Home' Trinidad and Tobago Guardian : January 25th 2018 Contents A50 sports
Thursday, January 25, 2018
Gymnastics doctor sentenced
to 40 to 175 years in prison
LANSING, Michigan (AP)—The
former sports doctor who ad-
mitted molesting some of the
nation’s top gymnasts for years
under the guise of medical treat-
ment was sentenced yesterday
to 40 to 175 years in prison by a
judge who proudly told him, “I
just signed your death warrant.”
The sentence capped a re-
markable seven-day hearing in
which more than 150 of Larry
Nassar’s victims offered state-
ments about the physician who
was renowned for treating ath-
letes at the sport’s highest lev-
els. Some confronted him face to
face in the Michigan courtroom.
“It is my honour and privilege
to sentence you. You do not de-
serve to walk outside a prison
ever again. You have done noth-
ing to control those urges and
anywhere you walk, destruction
will occur to those most vulner-
able,” Judge Rosemarie Aquilina
Nassar’s actions were “pre-
cise, calculated, manipulative,
devious, despicable,” she said.
When the hearing ended, the
courtroom broke into applause.
Victims and prosecutors em-
braced at the conclusion of the
gruelling 16-month case.
Before serving the Michigan
sentence, the 54-year-old Nassar
must first serve a 60-year federal
sentence for child pornography
crimes. With credits for good be-
haviour, he could complete that
sentence in about 55 years. But
by then, he would be more than
100 years old if still alive. He is
scheduled to be sentenced next
week on more assault convic-
tions in Eaton County, Michigan.
A prosecutor called Nassar
“possibly the most prolific serial
child sex abuser in history” and
said he found competitive gym-
nastics to be a “perfect place”
for his crimes because victims
saw him as a “god.”
Prosecutor Angela Povilaitis
also said Nassar “perfected a
built-in excuse and defense” as
a doctor, even though he was
“performing hocus-pocus med-
“It takes some kind of sick
perversion to not only assault a
child but to do so with her par-
ent in the room,” Povilaitis said.
“To do so while a lineup of eager
young gymnasts waited.”
She urged people to believe
young victims of sexual abuse no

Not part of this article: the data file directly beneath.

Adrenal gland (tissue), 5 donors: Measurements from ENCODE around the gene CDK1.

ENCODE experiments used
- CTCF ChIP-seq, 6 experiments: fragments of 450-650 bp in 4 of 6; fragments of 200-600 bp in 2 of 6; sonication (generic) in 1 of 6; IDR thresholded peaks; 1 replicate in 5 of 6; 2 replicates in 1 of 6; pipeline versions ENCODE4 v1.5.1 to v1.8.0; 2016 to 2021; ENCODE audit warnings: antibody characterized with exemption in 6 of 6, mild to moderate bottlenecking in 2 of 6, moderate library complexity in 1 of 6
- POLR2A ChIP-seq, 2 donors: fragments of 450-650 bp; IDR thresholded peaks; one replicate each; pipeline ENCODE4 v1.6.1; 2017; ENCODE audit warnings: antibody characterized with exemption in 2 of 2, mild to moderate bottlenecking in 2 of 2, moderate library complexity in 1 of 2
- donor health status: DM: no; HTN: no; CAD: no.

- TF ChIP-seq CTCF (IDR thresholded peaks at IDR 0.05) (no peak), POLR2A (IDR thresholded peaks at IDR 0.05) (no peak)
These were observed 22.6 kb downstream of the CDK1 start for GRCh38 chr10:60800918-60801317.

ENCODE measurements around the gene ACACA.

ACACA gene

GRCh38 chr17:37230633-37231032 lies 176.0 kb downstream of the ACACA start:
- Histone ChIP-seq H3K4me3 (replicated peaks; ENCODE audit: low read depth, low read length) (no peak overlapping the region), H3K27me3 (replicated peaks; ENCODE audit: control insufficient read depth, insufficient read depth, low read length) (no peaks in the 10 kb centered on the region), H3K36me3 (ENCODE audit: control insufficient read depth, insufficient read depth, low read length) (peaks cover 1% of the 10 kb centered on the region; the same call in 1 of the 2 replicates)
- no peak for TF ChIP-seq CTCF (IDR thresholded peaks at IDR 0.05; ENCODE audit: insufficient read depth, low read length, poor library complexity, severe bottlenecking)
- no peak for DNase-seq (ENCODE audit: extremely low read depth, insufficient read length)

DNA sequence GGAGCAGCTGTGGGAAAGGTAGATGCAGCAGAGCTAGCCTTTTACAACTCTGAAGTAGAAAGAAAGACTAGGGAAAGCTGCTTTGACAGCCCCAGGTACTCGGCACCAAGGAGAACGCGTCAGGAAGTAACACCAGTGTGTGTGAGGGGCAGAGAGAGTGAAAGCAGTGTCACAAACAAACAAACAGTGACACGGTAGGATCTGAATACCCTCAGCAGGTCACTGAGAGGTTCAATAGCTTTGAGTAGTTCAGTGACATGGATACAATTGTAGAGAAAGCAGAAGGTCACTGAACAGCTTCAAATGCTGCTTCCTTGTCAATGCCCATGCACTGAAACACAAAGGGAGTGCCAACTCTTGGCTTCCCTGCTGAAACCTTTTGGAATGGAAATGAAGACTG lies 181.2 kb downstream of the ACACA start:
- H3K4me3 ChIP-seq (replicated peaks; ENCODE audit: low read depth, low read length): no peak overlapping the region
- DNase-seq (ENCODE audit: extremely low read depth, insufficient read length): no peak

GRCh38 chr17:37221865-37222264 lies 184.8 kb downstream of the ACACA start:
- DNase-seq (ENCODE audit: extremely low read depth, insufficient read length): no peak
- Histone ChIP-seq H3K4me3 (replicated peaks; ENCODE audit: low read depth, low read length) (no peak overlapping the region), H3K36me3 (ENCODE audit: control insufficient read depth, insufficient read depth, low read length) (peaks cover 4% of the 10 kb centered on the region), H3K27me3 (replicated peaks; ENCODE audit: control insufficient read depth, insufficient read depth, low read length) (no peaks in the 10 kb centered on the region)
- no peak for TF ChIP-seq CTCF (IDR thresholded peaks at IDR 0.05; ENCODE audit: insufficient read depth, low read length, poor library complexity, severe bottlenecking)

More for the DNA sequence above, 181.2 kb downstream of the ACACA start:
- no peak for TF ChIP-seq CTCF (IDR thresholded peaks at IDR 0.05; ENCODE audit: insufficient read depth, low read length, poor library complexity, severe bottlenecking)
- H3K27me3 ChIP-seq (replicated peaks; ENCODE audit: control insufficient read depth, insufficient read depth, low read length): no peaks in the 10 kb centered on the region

matter who they accuse.
Rachael Denhollander is a
Kentucky lawyer who stepped
forward in 2016 after the sport’s
governing body was accused
of mishandling complaints of
sexual assault. She said Nassar
groped and fondled her when
she was a 15-year-old gymnast in
Nassar pleaded guilty to as-
saulting seven people in the
Lansing area, but the sentenc-
ing hearing was open to anyone
who said they were a victim. His
accusers said he would use his
ungloved hands to penetrate
them, often without explana-
tion, while they were on a table
seeking help for various injuries.
The accusers, many of whom
were children, said they trusted
Nassar to care for them properly
and were in denial about what
was happening or were afraid
to speak up. He sometimes used
a sheet or his body to block the
view of any parent in the room.
The judge praised the victims
who appeared in her court, call-
ing them “sister survivors.” The
women included Olympians Aly
Raisman, Jordyn Wieber and
India 187 all
out in 3rd Test
JOHANNESBURG (AP)—Eleven wickets
fell on the first day of the third test, all
of them to fast bowlers, as India was
bowled out for 187 and then reduced
South Africa to 6-1 at stumps yesterday.
South Africa opener Aiden Markram’s
dismissal caught behind for 2 in the third
over of the home team’s reply capped a
day where batsmen struggled and pace
ruled on a feisty Wanderers pitch.
South Africa’s five-man fast-bowling
attack swept aside resistance from Virat
Kohli and Cheteshwar Pujara to bowl
India out cheaply. Already 2-0 down
and facing a series whitewash, India lost
eight wickets for 142 runs after lunch,
and after taking the bold option to bat
first on a speedy, seaming strip.
Skipper Kohli made 54 and Pujara 50,
and their 84-run partnership appeared